Philippians 2:5-11

This text is used for the Lectionary Year A on April 9, 2017.

Philippians 2:5-11 is one of the most familiar and discussed texts of Scripture. These seven verses entertain theological issues such as the hypostatic union of Jesus, the kenotic formula, and the ontological and functional realities of the Trinity. Though these issues have their place, these are not really the matters Paul is addressing. The milieu of this passage is one of believers learning to live their life as a community. It is a text ethical in nature in which Paul stimulates the practice of humility and unity among the believers exhibiting Jesus as the supreme example. The preacher needs to be careful not to get entangled in doctrinal issues that could detract from the greater message.

Following his greeting to the community of Philippi (1:1–2), Paul prays for them to reach unity (1:3–11). Next, he presents his own life as an example (1:12–26; 4:9) and exhorts the church to live lives of humility and unity without (1:27–30) and within the congregation (2:1–4). To illustrate, Paul draws from what is most likely an early Christian hymn-poem that praises Christ’s story of incarnation, crucifixion, and exaltation (2:5–11), and urges the Philippians to pattern Christ’s life story to address their particular situation (2:12-18).

Paul exhorts them to have “the mind of Christ” (2:5). In their mutual relations, they should adopt the same attitude of love and humility that marked the Lord (2:5). But, isn’t it true that one thing is to be called to have “the mind of Christ,” and another to nurture such habit of mind individually and collectively? So, how can the Philippians be a people characterized by unity and humility? Paul intimates that the first step is to know well Christ’s story. This is the Gospel story of Christ leaving the glories of his preexistent, eternal state to undertake humanity through cross death.

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Isaiah 50:4-9a

This text is used for the Lectionary Year A on April 10, 2017.

My youngest daughter has me on a very high pedestal. Her trust in me is limitless. When something breaks, her response is, “Daddy can fix it.” When a comparison is drawn among her little friends, I am always the victor. When in fear she thinks, “Daddy will save me.”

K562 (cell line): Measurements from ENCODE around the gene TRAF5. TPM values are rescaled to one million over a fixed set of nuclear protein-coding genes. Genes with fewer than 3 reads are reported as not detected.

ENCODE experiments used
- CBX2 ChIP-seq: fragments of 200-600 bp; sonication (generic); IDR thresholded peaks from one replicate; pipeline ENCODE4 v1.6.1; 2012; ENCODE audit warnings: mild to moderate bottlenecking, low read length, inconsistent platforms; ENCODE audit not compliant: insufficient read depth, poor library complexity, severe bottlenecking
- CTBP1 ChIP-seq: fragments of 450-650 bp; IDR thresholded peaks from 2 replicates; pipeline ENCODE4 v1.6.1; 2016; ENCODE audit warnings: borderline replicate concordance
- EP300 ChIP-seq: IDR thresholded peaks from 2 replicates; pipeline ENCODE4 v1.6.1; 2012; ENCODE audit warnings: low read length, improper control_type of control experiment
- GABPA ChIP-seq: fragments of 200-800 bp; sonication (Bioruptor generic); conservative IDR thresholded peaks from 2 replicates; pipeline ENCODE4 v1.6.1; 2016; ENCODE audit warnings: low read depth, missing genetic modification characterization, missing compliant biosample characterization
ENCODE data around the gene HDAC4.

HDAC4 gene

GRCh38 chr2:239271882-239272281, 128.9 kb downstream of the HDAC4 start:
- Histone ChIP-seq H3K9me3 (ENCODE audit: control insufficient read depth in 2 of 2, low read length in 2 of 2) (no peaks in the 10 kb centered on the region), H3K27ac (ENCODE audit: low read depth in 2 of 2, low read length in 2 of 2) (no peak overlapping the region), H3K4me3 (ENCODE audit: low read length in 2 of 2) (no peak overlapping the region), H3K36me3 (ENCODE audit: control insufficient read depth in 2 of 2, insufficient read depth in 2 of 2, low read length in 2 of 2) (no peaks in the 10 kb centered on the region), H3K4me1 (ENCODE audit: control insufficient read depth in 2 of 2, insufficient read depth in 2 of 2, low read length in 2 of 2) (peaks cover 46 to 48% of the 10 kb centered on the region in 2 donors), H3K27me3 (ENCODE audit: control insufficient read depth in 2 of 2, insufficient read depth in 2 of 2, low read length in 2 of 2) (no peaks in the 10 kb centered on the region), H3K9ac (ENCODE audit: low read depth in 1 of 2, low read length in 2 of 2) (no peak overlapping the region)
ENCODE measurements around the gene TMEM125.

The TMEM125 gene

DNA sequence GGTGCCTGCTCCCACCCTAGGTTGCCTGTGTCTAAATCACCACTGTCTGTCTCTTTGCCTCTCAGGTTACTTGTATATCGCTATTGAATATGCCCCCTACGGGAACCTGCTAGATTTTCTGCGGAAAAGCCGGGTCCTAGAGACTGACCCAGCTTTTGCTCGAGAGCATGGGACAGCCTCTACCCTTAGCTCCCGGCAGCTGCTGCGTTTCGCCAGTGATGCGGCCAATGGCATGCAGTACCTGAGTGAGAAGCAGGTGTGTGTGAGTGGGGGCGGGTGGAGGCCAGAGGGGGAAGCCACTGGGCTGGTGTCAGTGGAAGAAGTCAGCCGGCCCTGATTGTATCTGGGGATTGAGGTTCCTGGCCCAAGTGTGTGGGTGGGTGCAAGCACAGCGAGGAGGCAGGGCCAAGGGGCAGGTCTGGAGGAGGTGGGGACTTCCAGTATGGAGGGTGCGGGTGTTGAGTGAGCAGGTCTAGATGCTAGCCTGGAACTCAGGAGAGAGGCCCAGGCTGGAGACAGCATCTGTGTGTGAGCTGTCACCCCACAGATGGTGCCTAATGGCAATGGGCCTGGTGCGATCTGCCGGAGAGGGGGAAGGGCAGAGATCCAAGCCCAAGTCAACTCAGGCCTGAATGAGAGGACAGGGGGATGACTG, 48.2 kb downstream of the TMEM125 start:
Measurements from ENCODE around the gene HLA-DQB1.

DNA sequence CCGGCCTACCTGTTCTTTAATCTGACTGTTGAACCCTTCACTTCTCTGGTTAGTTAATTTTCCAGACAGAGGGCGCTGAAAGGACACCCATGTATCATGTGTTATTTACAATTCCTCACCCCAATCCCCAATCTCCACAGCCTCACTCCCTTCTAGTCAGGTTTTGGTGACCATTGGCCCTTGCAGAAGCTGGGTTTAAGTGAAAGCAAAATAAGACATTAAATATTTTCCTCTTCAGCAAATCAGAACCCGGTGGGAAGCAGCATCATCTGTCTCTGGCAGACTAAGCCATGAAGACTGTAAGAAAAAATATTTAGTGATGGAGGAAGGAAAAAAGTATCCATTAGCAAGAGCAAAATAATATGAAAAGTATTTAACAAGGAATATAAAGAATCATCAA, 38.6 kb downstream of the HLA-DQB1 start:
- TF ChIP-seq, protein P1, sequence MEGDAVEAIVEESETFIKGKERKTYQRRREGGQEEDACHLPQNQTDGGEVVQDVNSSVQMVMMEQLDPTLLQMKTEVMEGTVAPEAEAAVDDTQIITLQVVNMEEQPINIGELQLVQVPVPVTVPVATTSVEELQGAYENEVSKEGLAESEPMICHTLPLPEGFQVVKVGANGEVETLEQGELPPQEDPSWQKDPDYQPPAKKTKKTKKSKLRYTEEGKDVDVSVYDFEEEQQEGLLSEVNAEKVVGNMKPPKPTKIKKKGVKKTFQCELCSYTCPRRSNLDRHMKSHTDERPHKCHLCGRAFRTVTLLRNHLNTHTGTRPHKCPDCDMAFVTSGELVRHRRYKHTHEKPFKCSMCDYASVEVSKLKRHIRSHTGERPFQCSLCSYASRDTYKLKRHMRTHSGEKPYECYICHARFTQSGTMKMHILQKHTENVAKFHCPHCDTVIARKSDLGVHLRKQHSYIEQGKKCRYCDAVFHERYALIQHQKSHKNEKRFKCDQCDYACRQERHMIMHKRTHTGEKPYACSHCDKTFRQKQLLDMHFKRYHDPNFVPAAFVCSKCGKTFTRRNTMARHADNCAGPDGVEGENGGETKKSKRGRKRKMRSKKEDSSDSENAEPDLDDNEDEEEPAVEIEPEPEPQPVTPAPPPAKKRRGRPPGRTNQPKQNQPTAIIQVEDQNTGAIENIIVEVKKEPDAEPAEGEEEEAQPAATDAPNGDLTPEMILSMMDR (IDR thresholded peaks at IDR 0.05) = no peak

The “servant of Yahweh” plays a central role in second Isaiah. It’s exegetically correct to note that nothing significant distinguishes who this servant is. However, Christians typically hold that this is a foretelling of Jesus. Jewish tradition holds that the servant is actually the community of Israel. In either case, the fact holds that the servant is faithful to Yahweh, in the midst of mistreatment.

This is one section of a more complete picture that second Isaiah is trying to paint of a singular “servant of Israel.” The entire narrative captured in Isaiah 49:1-50:11. The breakdown of the passage is as following:

The servant introduced 49:1-7
Reaffirmation of return and restoration 49:8-13
Israel’s statements of reluctance 49:14,24
Yahweh’s answers to their reluctance 49:15-23,25-26
Yahweh’s statements about exile 50:1-3
The obedient servant 50:4-9
Reprobation if they follow their own light 50:10-11

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Romans 8:6-11

This text is used for the Lectionary Year A on April 2, 2017.

Romans chapter 8 is the highpoint section in Paul’s most remarkable letter. Romans 8:6-11, along with the previous five verses (8:1-5) and subsequent six verses (8:12-17), conveys a series of dichotomies: flesh vs. the Spirit; death vs. life; the law of the Spirit of life vs. the law of sin and of death; death and resurrection; Spirit of God and children of God; spirit of slavery vs. Spirit of adoption. Verses 6-11 form a small part of a broader exposition Paul provides the contrast between flesh and Spirit. It is crucial for the preacher to understand Paul’s perception concerning these two forces and to avoid misrepresenting the metaphorical concepts he uses to convey his message.

Do we understand what Paul means by “flesh”? How should preachers interpret Paul today, particularly, in a world where we idolize attractive celebrities, vigorous athletes, carnal desires, while we are embarrassed by grotesqueness, physical atrophy, and the ailments of senility?

Is the Apostle’s understanding of “flesh” as trivial as that diffused by today’s secularized culture? Is Paul simply offering us the pitfalls of network television? Is he describing practical Christianity with the unreserved dismissal of the luxuries of a consumer-driven society? Perhaps this is what countless of faithful believers assume.

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Ezekiel 37:1-14

This text is used for the Lectionary Year A on April 2, 2017.

On February 11, 1990, Nelson Mandela walked out of the Victor Verster Prison after 27 ½ years. His wife holding one hand and the other hand held high in a closed fist of victory. Certainly, there were days of hopeless darkness, but that day he embraced his freedom. He was a man who was prepared to die for the anti-apartheid efforts in South Africa but was breathing new life.

Body language can tell you all you need to know at times. Mandela’s posture was victorious, but other times it was probably closer to the fetal position. The prophet Ezekiel is speaking to a people whose demeanor, attitude, and hope had dried up. Their hope was like dried, dead bones.

This people of promise, God’s chosen people, had been enslaved in Egypt, freed, wilderness wanders, conquers, occupiers, and now foreigners. They have been exiled in three different waves as consequence for their intentional, calculated, and disobedient worship of false gods. The posture of the people was marked by disobedience more than faithfulness.

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